IWF lambasted for plan to ban newsgroups

Civil liberties groups say the Internet watchdog's resolution will compromise the self-regulatory standing for ISPs
Written by Wendy McAuliffe, Contributor

Cyber-liberty advocates have lambasted the UK Internet regulator's decision to close down newsgroups that are known to regularly contain child pornography, dismissing the decision as a desperate attempt to justify the organisation's existence.

The Internet Watch Foundation (IWF) resolved on Wednesday to take a tougher line with Internet service providers (ISPs), by telling them to completely drop newsgroups that are found to contain illegal content on a regular basis. But civil libertarians have slammed the decision as "deplorable", claiming that the move inverts the original advisory remit of the organisation.

The IWF was set up in the autumn of 1996 to look at the growing problem of child pornography on the Internet. Its role was to act as a mediator between the Internet industry and law enforcers, following fears that ISPs would be held responsible for hosting unwholesome content posted by third parties.

"The original purpose was to sift out kneejerk reactions that were going to be counterproductive... amid concerns that the police would go wading in there banning newsgroups, " said Malcolm Hutty, director of the Campaign against Censorship of the Internet in Britain. "Now it's trying to set itself up as a regulator and claim that it has some kind of legal clout."

Under the new resolution, the IWF will be requesting ISPs to submit more responsible newsgroup policies, and drop offending newsgroups contained within its monthly report. "It's attempting to create a form of political pressure... not a single child will be protected by this policy," said Hutty. "The foundation is clearly very concerned by what the government thinks of it."

To date, ISPs have been granted a self-regulatory standing which allows them to choose whether to act on IWF recommendations. Under the Protection of Children Act 1978, content providers are exposed for knowingly holding illegal material that they have been advised to take down, but in the past this has only applied to individual articles known to contain child pornography.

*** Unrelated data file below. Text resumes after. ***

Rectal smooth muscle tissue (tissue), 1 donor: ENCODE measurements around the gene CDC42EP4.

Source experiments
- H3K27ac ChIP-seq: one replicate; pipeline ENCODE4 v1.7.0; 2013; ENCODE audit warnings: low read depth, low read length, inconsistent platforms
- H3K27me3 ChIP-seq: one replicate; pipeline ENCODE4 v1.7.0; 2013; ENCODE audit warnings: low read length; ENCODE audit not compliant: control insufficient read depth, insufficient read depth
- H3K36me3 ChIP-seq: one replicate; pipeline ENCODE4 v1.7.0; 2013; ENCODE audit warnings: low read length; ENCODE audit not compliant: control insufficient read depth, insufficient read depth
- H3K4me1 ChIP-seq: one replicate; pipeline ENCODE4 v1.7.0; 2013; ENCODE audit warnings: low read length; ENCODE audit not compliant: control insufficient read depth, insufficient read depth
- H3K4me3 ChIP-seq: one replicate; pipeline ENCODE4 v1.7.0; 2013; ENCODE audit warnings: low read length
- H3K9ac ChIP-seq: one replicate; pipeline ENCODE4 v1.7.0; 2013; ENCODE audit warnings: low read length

"The self-regulatory word isn't appropriate anymore," said Yaman Akdeniz, director of Cyber-Rights and Cyber-Liberties. "I would prefer to see them as a proper public body rather than in the middle, as at the moment there is no accountability."

But Nigel Williams, director of children's charity Childnet International pointed out that the legal framework of the IWF has not changed -- the legality of Internet content is ultimately an issue for the courts to decide.

"We're dealing with criminal material here -- the ultimate sanction against ISPs lies with criminal law and the police," said Williams. "The police will be receiving the IWF reports, and will have the power to confront ISPs."

A meeting of the Home Office's Internet taskforce this afternoon is expected to review the IWFs power to enforce yesterday's resolution.

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